Wednesday, June 06, 2012

Hudson River Valley: Olana a State Historic Site.

Hudson River Valley: Olana a State Historic Site.   Olana is one of the most important artistic residences and planned landscapes in the United States; it is the last and perhaps greatest masterpieces created by Hudson River School artist Frederic Edwin Church (1826-1900).  Church designed the landscape and his Persian style home on and around the same hilltop where, as an eighteen-year-old student, he sketched spectacular views of the Catskill Mountains and the river alongside his mentor Thomas Cole.
Above: The house.  Frederic and Isabel Church, impressed by the architecture they saw on their travels in cities like Beirut, Jerusalem and Damascus, envisioned a home at Olana that incorporated Middle Eastern elements and designs. The contents of the house today, accumulated by Church over a 30-year period, include furniture, tapestries, rugs, bronzes, paintings, sculptures, and the myriad objects collected by Church to represent the major civilizations and religions of the world. The color scheme and stenciling that Church designed in 1870 remain, and from Church's studio the visitor can still see the vistas recorded in his paintings.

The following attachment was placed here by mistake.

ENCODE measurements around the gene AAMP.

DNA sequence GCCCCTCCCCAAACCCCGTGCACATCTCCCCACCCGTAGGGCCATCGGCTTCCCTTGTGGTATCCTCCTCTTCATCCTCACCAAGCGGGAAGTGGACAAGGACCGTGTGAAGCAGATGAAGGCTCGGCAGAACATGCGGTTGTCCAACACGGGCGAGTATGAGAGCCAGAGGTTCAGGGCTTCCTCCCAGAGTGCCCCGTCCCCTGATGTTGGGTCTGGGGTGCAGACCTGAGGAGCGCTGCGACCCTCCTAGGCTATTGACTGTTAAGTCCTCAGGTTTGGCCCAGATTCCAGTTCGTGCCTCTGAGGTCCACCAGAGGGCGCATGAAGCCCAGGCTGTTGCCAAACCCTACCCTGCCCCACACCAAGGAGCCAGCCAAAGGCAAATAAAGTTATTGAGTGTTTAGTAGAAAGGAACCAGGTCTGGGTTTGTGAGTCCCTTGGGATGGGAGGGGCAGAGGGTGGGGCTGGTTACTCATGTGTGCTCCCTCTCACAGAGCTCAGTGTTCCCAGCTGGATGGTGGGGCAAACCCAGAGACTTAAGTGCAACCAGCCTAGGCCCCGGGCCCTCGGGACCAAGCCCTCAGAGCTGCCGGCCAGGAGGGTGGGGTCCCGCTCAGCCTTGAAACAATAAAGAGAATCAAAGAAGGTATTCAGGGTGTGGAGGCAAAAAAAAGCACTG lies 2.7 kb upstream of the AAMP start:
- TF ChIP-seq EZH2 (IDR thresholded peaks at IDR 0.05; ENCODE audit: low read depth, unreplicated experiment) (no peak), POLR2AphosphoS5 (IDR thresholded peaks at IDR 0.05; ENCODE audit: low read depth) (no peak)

A stylized overview of the Olana landscape.

Olana – The landscape.  Olana's landscape was created over a period of forty years of Frederic Church's life and many consider it his greatest work. Over 250 acres of an artist-designed landscape can be experienced by walking over five miles of carriage trails that bisect the property.
Above: visitors relax looking out onto the Hudson River, which bends towards infinity, the view that inspired many of Church’s paintings.

Olana – the paintings.  Frederic Edwin Church, The Bend in the River, c. 1870-73, oil on off-white academy board.
Note.  The view in painting is the same as the photograph above.


Olana – the paintings. Frederic Church constructed the landscape at Olana in the same manner that he constructed landscapes in his paintings: with an eye to composition, balance, and fidelity to nature. Although Olana was a working farm, expected to turn a profit, Church also wanted the property to be pleasing to look at. He used the Hudson River and mountains in the distance as a background to a composition with carefully planned foreground and middle ground elements.
Above. Fredric Edwin Church, Catskill Mountains from the Home of the Artist, c.1871, oil on canvas.


Olana – the cutting garden.  Throughout his life, Church continued to develop the grounds, laying out miles or roads and planting thousand of tree, as he created this “living landscape”.


 Olana – the garden. Rustic benches of Church's design and rustic railings have been recreated on site.
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